Active Coral Restoration: Techniques for a Changing Planet

Submitted by admin on 3. April 2021 - 22:39

Active Coral Restoration: Techniques for a Changing Planet

New book including work of Austin Bowden-Kerby

Coral reefs around the world are in peril and approximately half of the world’s coral cover has been lost since 1970 due to impacts from climate change, pollution, disease, and fishing practices that can destroy entire reefs. This rate of decline has been quite rapid, particularly when compared to the average rate of growth for healthy coral in the wild. This ratio of decline to growth had diminished hope among scientists that coral reefs could eventually restore themselves over time. However, with the new technologies of active coral restoration, relative optimism has returned. Active coral restoration includes procedures for growing corals rapidly and efficiently, while also being able to select genetically for traits of natural resistance and resiliency that help them to survive water temperature increases, bleaching, and diseases. These cultured corals are grown in various types of nurseries and then outplanted to restoration sites. Until now, there has not been a book which showcases this marvelous, game-changing practice of active coral restoration.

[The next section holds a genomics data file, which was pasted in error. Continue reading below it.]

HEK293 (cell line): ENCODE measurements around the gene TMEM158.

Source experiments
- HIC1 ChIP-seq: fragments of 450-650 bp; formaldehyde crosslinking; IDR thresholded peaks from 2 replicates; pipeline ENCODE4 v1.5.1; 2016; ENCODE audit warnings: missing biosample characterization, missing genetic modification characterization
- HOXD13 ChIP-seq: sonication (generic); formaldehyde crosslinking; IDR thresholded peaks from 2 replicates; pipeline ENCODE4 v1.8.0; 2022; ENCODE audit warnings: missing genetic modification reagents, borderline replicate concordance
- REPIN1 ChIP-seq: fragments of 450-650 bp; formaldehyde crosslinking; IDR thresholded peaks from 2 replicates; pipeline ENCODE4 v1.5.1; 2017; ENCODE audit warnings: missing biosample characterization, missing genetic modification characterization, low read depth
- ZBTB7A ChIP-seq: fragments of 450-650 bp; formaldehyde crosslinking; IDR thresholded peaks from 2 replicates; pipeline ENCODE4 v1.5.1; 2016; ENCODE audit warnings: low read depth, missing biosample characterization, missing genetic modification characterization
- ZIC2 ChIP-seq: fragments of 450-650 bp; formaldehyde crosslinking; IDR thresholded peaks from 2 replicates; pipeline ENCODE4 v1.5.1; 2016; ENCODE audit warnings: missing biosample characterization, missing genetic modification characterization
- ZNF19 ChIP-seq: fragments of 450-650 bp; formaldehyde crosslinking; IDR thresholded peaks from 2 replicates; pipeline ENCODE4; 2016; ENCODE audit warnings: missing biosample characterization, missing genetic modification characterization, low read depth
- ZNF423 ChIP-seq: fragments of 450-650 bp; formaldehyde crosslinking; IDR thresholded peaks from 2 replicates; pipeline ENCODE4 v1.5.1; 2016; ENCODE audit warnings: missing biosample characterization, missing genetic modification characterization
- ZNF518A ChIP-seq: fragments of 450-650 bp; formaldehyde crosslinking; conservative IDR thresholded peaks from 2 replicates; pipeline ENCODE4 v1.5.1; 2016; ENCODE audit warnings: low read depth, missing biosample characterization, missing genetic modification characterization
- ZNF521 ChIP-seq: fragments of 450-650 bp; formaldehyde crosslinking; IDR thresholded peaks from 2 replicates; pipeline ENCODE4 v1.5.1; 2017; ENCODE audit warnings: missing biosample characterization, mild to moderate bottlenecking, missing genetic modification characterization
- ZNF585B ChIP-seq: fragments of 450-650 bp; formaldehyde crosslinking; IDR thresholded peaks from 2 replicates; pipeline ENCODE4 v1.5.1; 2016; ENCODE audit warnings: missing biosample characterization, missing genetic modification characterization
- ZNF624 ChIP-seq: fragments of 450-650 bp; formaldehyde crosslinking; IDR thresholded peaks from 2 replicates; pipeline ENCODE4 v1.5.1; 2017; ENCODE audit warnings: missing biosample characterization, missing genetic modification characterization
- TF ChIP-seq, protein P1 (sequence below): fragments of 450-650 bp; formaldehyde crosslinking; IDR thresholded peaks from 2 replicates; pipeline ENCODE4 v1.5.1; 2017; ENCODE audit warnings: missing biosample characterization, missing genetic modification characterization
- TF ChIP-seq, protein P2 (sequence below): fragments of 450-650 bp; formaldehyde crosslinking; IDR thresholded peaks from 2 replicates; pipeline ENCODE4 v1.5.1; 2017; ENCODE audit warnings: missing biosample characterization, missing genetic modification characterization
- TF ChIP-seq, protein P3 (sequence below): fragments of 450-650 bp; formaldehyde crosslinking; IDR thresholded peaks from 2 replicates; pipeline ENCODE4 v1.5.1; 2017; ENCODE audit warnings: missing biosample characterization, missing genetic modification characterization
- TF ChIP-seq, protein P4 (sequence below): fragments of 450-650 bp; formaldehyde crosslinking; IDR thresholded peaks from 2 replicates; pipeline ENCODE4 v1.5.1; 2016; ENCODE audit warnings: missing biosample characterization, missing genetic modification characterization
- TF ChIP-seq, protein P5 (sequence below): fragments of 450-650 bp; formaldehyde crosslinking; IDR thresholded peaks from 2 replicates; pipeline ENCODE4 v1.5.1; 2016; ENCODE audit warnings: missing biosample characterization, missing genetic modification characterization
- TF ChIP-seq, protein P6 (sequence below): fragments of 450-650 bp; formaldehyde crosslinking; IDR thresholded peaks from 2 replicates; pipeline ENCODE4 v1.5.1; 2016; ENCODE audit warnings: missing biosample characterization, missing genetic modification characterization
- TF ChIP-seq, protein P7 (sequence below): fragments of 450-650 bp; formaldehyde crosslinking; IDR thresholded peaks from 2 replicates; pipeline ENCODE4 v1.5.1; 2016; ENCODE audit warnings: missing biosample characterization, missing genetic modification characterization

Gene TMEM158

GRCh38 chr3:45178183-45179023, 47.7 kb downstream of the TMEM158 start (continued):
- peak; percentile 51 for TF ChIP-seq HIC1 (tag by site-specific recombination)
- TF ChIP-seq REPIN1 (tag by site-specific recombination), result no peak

Active Coral Restoration: Techniques for a Changing Planet provides a foundational understanding of the current and emerging practices and technologies used for active coral reef restoration projects around the world. The contributed chapters were written by some of the foremost authorities on coral reef restoration. A pioneer in this field is IEF member Austin Bowden-Kerby whose Kiritimati coral restoration site is included as Chapter 17. He has also initiated two other coral reef restoration projects that are featured in the book, one in Belize and the other one in the Dominican Republic.

IEF congratulates Austin Bowden-Kerby for his life-long efforts for coral reef restoration and wishes all the projects featured in the book much success.

Last updated 3 April 2021